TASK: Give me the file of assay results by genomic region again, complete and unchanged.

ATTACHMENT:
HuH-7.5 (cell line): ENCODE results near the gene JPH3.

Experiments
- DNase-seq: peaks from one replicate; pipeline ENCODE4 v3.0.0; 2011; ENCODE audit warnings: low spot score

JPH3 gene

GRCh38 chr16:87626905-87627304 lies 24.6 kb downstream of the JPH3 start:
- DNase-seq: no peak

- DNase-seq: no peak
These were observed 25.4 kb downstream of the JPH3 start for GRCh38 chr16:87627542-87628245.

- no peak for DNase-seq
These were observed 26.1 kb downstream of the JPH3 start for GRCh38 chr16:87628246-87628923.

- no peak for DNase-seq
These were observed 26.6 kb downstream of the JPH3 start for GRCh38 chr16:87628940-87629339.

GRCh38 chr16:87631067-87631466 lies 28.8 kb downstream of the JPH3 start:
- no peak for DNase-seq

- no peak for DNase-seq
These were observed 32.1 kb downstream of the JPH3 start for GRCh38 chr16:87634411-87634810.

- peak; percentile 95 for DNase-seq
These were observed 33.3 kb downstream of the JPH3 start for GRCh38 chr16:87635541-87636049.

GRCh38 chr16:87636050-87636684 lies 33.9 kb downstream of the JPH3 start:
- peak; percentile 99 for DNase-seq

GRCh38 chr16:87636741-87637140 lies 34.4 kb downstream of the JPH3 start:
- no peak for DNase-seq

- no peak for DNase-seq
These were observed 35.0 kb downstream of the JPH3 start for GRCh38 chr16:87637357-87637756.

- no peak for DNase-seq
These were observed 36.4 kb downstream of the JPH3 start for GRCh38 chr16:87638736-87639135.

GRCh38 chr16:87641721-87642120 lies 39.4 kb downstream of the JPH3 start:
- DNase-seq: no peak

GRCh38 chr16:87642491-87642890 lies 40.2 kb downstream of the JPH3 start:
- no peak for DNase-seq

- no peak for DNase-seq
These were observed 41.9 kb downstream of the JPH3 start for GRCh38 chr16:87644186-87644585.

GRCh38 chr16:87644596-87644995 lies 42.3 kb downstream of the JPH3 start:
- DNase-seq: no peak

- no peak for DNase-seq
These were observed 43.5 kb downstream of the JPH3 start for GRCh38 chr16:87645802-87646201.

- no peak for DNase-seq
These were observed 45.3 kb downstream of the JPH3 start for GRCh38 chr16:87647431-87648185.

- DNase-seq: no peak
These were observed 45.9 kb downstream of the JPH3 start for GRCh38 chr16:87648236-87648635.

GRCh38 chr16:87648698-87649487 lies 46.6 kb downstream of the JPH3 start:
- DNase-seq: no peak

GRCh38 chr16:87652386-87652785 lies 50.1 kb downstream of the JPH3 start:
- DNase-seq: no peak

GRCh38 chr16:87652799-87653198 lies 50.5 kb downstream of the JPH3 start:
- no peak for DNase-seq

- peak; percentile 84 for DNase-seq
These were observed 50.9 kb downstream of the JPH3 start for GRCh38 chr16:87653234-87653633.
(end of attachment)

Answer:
HuH-7.5 (cell line): ENCODE results near the gene JPH3.

Experiments
- DNase-seq: peaks from one replicate; pipeline ENCODE4 v3.0.0; 2011; ENCODE audit warnings: low spot score

JPH3 gene

GRCh38 chr16:87626905-87627304 lies 24.6 kb downstream of the JPH3 start:
- DNase-seq: no peak

- DNase-seq: no peak
These were observed 25.4 kb downstream of the JPH3 start for GRCh38 chr16:87627542-87628245.

- no peak for DNase-seq
These were observed 26.1 kb downstream of the JPH3 start for GRCh38 chr16:87628246-87628923.

- no peak for DNase-seq
These were observed 26.6 kb downstream of the JPH3 start for GRCh38 chr16:87628940-87629339.

GRCh38 chr16:87631067-87631466 lies 28.8 kb downstream of the JPH3 start:
- no peak for DNase-seq

- no peak for DNase-seq
These were observed 32.1 kb downstream of the JPH3 start for GRCh38 chr16:87634411-87634810.

- peak; percentile 95 for DNase-seq
These were observed 33.3 kb downstream of the JPH3 start for GRCh38 chr16:87635541-87636049.

GRCh38 chr16:87636050-87636684 lies 33.9 kb downstream of the JPH3 start:
- peak; percentile 99 for DNase-seq

GRCh38 chr16:87636741-87637140 lies 34.4 kb downstream of the JPH3 start:
- no peak for DNase-seq

- no peak for DNase-seq
These were observed 35.0 kb downstream of the JPH3 start for GRCh38 chr16:87637357-87637756.

- no peak for DNase-seq
These were observed 36.4 kb downstream of the JPH3 start for GRCh38 chr16:87638736-87639135.

GRCh38 chr16:87641721-87642120 lies 39.4 kb downstream of the JPH3 start:
- DNase-seq: no peak

GRCh38 chr16:87642491-87642890 lies 40.2 kb downstream of the JPH3 start:
- no peak for DNase-seq

- no peak for DNase-seq
These were observed 41.9 kb downstream of the JPH3 start for GRCh38 chr16:87644186-87644585.

GRCh38 chr16:87644596-87644995 lies 42.3 kb downstream of the JPH3 start:
- DNase-seq: no peak

- no peak for DNase-seq
These were observed 43.5 kb downstream of the JPH3 start for GRCh38 chr16:87645802-87646201.

- no peak for DNase-seq
These were observed 45.3 kb downstream of the JPH3 start for GRCh38 chr16:87647431-87648185.

- DNase-seq: no peak
These were observed 45.9 kb downstream of the JPH3 start for GRCh38 chr16:87648236-87648635.

GRCh38 chr16:87648698-87649487 lies 46.6 kb downstream of the JPH3 start:
- DNase-seq: no peak

GRCh38 chr16:87652386-87652785 lies 50.1 kb downstream of the JPH3 start:
- DNase-seq: no peak

GRCh38 chr16:87652799-87653198 lies 50.5 kb downstream of the JPH3 start:
- no peak for DNase-seq

- peak; percentile 84 for DNase-seq
These were observed 50.9 kb downstream of the JPH3 start for GRCh38 chr16:87653234-87653633.